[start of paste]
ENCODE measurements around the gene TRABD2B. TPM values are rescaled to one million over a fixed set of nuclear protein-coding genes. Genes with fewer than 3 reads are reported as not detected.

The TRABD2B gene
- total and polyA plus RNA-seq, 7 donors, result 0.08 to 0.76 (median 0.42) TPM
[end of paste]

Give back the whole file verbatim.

ENCODE measurements around the gene TRABD2B. TPM values are rescaled to one million over a fixed set of nuclear protein-coding genes. Genes with fewer than 3 reads are reported as not detected.

The TRABD2B gene
- total and polyA plus RNA-seq, 7 donors, result 0.08 to 0.76 (median 0.42) TPM